What to do? - In Three Years, the Internet Hits a Brick Wall  

Posted by Mohammad Talha in

Unfortunately, neither IPv4 or IPv6 are incompatible, which means that any IPv4 device will have to be assigned an IPv6 number. IPv4 to IPv6 connections will either have to be translated or tunneled, like a VPN connection, via a router.

And that means that the IPv4-to-IPv6 transition will likely be anything but simple. "The response that the global Internet industry will undertake an overnight transition to use IPv6 is perhaps at one somewhat improbable end of a rather broad spectrum of possibilities here, if only from the consideration of the implausibility of such timing in a network of tis [sic] size," Huston wrote.

However, the transition will likely be easier for some countries than others. According to OECD data collected in March, Germany, Japan, France, and Australia lead in terms of the number of IPv6 domains actually deployed; the United States is thirteenth, with 0.62 percent of the overall domains. Japan already has several IPv6 networks already deployed. About half of the top-level domains are IPv6 enabled.

Several solutions have been suggested to increase the pool of IPv4 addresses, ranging from market-based allocation, which could increase the cost of registering a new domain and benefit enterprises at the expense of users; seeking out "expired" blocks of IP addresses registered by defunct companies; or "seizing" blocks that are held but not used.

The bad news is that one of the easiest ways to forestall the exhaustion of these IP addresses is already in wide use: network address translation. The premise of the IP protocol, and especially IPv6, was to give each device on the network its own IP address. A PC connected to a NAT router receives its own sub-address, forcing the router to manage the packets flowing in and out of it, and assigning each to the proper PC. But since the router is an intermediary that requires some intelligence, router makers have added firewalls to sniff the packets further, and try and prevent hackers from penetrating the home network.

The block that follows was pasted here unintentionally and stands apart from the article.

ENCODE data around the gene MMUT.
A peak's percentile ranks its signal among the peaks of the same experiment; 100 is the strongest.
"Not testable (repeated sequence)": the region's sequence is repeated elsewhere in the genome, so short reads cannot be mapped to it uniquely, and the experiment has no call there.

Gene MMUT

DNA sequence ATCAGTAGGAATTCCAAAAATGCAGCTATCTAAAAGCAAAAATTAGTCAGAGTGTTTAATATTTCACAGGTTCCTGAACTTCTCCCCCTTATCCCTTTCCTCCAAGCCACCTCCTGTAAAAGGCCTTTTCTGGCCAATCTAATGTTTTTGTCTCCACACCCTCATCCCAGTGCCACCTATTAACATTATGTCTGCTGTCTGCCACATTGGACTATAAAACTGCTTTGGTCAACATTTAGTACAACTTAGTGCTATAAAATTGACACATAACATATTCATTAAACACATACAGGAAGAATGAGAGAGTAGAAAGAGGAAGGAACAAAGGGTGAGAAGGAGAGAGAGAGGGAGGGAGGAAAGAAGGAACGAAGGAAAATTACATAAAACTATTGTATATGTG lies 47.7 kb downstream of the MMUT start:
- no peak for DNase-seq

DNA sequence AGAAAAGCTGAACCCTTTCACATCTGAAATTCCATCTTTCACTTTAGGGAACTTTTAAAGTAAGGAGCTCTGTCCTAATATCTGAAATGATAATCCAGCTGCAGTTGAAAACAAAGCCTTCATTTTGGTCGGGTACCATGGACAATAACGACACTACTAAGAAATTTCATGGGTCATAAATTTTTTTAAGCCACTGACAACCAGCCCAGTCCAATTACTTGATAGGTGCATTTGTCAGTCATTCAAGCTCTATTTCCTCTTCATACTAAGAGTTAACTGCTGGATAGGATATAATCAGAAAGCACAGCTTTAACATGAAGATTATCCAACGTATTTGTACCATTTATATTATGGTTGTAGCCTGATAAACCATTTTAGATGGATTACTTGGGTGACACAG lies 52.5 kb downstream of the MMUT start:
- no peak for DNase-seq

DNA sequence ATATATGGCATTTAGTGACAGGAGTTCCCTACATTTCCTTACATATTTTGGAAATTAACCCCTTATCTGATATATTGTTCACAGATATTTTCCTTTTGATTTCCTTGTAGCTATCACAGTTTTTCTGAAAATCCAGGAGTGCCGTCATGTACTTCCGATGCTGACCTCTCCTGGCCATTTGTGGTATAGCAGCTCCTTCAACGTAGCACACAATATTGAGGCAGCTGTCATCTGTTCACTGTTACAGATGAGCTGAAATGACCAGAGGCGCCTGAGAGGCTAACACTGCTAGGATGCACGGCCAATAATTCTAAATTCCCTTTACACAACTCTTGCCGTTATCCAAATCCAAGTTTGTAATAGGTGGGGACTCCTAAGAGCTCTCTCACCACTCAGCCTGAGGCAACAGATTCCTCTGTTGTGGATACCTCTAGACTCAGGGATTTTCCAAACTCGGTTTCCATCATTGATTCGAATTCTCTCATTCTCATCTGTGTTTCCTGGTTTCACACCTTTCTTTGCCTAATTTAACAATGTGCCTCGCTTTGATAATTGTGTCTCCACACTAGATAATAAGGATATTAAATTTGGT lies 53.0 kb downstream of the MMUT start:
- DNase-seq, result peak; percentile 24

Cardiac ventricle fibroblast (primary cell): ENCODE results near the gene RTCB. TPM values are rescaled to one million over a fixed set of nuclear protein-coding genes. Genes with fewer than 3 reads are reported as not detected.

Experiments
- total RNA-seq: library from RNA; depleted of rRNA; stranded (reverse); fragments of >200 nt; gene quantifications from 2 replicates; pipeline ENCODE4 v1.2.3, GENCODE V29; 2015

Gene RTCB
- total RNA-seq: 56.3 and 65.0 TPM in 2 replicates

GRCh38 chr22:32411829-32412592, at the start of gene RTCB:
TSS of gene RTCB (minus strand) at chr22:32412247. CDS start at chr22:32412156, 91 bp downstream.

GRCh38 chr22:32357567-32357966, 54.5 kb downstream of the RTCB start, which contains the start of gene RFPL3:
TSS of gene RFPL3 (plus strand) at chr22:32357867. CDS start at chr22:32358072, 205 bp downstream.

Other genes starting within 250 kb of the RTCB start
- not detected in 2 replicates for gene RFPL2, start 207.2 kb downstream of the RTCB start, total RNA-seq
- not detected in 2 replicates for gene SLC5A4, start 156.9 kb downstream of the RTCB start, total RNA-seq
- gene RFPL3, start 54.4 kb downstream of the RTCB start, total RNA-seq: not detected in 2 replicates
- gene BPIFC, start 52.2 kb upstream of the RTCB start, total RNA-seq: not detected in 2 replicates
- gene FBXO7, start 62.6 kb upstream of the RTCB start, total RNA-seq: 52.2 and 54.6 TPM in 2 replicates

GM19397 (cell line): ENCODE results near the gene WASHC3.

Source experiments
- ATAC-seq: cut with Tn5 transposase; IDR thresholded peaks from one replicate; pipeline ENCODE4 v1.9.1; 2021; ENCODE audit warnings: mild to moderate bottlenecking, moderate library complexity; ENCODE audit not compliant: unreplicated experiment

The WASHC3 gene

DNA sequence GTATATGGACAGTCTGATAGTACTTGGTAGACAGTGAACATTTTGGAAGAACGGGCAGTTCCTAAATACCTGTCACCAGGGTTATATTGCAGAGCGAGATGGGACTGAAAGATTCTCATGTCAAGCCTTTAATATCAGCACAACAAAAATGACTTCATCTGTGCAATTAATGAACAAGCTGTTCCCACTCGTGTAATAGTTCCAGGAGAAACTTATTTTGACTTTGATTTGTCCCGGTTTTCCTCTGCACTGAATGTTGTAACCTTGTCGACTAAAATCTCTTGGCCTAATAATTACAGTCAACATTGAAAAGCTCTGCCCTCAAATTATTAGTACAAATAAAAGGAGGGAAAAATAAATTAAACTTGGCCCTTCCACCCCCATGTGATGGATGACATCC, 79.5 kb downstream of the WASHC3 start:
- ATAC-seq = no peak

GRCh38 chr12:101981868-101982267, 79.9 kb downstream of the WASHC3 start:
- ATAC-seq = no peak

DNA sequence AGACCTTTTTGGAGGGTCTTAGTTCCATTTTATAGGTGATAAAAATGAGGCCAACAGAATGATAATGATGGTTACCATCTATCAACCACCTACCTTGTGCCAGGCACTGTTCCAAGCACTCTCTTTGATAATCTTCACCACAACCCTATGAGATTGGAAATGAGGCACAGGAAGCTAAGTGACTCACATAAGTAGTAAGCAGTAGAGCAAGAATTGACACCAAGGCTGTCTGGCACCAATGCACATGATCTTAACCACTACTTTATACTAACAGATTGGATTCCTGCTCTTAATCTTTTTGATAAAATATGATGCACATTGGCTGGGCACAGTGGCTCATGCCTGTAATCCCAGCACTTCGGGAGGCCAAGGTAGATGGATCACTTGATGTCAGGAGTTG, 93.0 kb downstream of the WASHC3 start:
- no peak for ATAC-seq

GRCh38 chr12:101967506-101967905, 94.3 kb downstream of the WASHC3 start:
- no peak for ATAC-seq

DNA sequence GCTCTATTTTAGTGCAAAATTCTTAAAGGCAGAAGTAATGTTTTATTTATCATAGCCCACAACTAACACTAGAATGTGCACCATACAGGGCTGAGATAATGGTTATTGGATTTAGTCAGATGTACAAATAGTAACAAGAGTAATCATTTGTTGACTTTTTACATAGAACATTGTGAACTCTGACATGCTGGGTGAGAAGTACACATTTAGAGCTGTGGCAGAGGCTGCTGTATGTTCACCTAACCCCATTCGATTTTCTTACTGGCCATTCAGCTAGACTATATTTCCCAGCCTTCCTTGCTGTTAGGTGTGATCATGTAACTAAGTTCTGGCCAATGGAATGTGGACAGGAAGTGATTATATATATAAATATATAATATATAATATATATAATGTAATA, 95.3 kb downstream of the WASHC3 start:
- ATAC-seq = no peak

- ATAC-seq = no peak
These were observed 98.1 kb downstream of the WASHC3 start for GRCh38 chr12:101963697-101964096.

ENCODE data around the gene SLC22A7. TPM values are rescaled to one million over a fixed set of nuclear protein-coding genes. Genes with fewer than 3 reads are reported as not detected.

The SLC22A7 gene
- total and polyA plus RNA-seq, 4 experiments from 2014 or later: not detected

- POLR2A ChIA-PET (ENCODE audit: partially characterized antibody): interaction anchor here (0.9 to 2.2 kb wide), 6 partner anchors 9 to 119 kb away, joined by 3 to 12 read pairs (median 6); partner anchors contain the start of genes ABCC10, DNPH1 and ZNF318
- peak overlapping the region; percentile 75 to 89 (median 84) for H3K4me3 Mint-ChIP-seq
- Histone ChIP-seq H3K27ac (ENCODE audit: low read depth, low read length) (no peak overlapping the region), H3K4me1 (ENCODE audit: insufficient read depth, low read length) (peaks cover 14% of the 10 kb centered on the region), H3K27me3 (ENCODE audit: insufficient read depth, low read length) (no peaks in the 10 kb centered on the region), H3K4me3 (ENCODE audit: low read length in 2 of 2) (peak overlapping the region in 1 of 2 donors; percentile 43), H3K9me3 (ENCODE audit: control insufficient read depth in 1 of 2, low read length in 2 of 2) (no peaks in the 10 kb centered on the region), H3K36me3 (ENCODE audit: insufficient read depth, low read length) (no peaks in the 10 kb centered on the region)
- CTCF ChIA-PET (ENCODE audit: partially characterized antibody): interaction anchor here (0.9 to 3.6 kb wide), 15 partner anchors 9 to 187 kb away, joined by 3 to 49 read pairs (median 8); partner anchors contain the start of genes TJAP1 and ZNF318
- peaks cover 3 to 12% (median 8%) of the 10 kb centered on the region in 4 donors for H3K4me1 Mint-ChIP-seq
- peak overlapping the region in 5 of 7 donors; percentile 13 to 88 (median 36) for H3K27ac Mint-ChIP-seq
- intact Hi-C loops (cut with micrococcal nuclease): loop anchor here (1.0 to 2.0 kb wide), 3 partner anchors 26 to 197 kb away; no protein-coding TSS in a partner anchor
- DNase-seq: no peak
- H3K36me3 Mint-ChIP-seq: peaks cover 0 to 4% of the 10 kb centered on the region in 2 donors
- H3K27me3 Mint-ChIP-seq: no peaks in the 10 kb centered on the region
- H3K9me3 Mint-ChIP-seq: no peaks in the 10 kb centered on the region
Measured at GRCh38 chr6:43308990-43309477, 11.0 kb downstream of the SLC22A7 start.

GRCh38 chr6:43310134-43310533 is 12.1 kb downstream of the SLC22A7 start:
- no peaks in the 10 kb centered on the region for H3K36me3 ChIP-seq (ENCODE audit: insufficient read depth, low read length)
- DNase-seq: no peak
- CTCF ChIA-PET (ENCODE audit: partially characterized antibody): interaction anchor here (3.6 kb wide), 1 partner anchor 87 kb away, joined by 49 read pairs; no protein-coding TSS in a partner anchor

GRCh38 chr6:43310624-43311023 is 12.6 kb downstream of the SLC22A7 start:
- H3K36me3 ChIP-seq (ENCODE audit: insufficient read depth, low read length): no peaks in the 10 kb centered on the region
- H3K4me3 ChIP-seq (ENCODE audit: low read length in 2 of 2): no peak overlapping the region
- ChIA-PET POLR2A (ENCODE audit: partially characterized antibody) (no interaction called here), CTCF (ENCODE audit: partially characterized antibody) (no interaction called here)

To date, virtually no home router supports IPv6; typing in "IPv6" on Netgear's Web page, for example, returns no results. But replacing the manufacturer firmware with a third-party application like Tomato does allow a determined user to add IPv6 support, although in that case the router becomes a bridge.

However, both Windows Vista and Windows Server 2003 both support IPv6 to some extent. By using Internet Connection Sharing, a Vista PC can act as a "6to4" router, using the IPv4-based Internet as a whole as just a cloud to tunnel an IPv6 connection through, encapsulating the traffic with an IPv4 header. A complementary technology called "Teredo," part of Windows Vista, was designed as a last resort for IPv6 connectivity, allowing a PC behind a NAT to tunnel to another NAT-protected device across the Internet. "As more IPv4 NATs are upgraded to support 6to4 and IPv6 connectivity become ubiquitous, Teredo will be used less and less, until eventually it is not used at all," according to Microsoft.

That makes measurement of IPv6 traffic extremely difficult. According to the Amsterdam Internet eXchange, the amount of IPv6 traffic is just 0.1 percent of the total. But IPv6 traffic tunneled using IPv4 protocols could mean that much more is being used, just beneath the surface.

Some companies have already bit the bullet. Comcast, for example, has already rolled out IPv6 from its core backbone out to its cable modem termination systems in 2007. However, the project required four years, and is still ongoing. "The primary lesson from Comcast's transition to IPv6 is the importance of planning ahead," the OECD concluded.

This entry was posted on Jul 13, 2008 at 9:28 AM and is filed under . You can follow any responses to this entry through the comments feed .


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